My watch list  



A laryngoscope (larynx+scope) is a medical instrument that is used to obtain a view of the glottis.

Rigid laryngoscope

A rigid laryngoscope is used for direct laryngoscopy (visualizing the larynyx). It consists of a handle (incorporating two batteries) and an interchangeable blade with a bulb light source. The original blade was a straight Magill [[1]] and this design is still the standard pattern veterinary laryngoscopes are based upon; however the blade is difficult to control in adults and causes pressure on the vagus nerve, which can cause unexpected cardiac arrhythmias to spontaneously occur in adults.

There are many types of laryngoscopes. The favourite is the curved Macintosh blade whereas the Miller and Robertshaw blades are straight. The Macintosh blades sit behind the epiglottis and raise it out of the visual pathway thus exposing the glottis and vocal cords. Incorrect usage can cause trauma to the front Incisor teeth; the correct technique is to lift the chin forwards, not to lever backwards onto the teeth as inexperienced or untrained users attempt.

The Miller and Robertshaw blades are usually used for infants; the Miller can be seen in the picture to the right. These blades are inserted over the epiglottis, which in children is larger, thus the Macintosh technique is less effective.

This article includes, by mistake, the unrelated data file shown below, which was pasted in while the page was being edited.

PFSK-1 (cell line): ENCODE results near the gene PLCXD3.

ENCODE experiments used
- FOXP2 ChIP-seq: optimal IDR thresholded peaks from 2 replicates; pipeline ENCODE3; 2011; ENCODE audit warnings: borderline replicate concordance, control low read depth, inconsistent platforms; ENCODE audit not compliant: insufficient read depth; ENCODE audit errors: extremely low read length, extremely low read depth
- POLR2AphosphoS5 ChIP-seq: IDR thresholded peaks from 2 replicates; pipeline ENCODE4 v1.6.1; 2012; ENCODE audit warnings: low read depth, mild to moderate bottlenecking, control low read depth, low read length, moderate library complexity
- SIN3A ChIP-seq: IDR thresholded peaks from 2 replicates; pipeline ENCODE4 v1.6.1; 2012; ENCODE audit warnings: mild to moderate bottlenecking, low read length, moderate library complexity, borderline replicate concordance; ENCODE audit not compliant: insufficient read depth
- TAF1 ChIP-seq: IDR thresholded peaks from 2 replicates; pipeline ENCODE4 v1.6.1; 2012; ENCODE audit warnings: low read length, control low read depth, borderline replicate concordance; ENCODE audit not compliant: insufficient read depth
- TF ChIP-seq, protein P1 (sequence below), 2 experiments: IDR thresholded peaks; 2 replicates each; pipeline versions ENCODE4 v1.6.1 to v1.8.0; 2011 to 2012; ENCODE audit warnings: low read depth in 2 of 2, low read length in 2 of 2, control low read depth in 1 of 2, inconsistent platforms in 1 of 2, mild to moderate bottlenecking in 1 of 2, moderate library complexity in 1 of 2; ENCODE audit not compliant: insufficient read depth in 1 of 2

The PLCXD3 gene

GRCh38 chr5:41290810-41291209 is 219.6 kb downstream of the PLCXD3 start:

Direct laryngoscopy is done with the patient lying on his or her back; the laryngoscope is inserted into the mouth and flipped to the left to push away the tongue and inserted behind the epiglottis which lifts out of the way so that a view of the glottis is possible. This procedure is most often employed in tracheal intubation. It is extremely uncomfortable and is not performed onconscious patients except in dire emergencies.

It is performed to facilitate endotracheal intubation as part of general anesthetic or CPR cardiopulmonary resuscitation following a cardiac arrest.

The invention of the laryngoscope is hotly disputed; some claim it was invented by Manuel García, Professor of Music, and singing teacher for Jenny Lind, the "Swedish Nightingale"; whilst other medical giants (Morell Mackenzie writing in 1865) claim it was Benjamin Guy Babington.

Transnasal Flexible Laryngoscope

A transnasal flexible laryngoscope can be used for office-based diagnostics. The patient remains wide awake during the procedure, so the vocal cords can be observed during speech or singing. Surgical instruments passed through the scope can be used for performing procedures such as biopsies of suspicious masses.


  • Yahoo Health on Laryngoscopy
  • Transnasal Flexible Laryngoscopy (TFL)
This article is licensed under the GNU Free Documentation License. It uses material from the Wikipedia article "Laryngoscope". A list of authors is available in Wikipedia.
Your browser is not current. Microsoft Internet Explorer 6.0 does not support some functions on Chemie.DE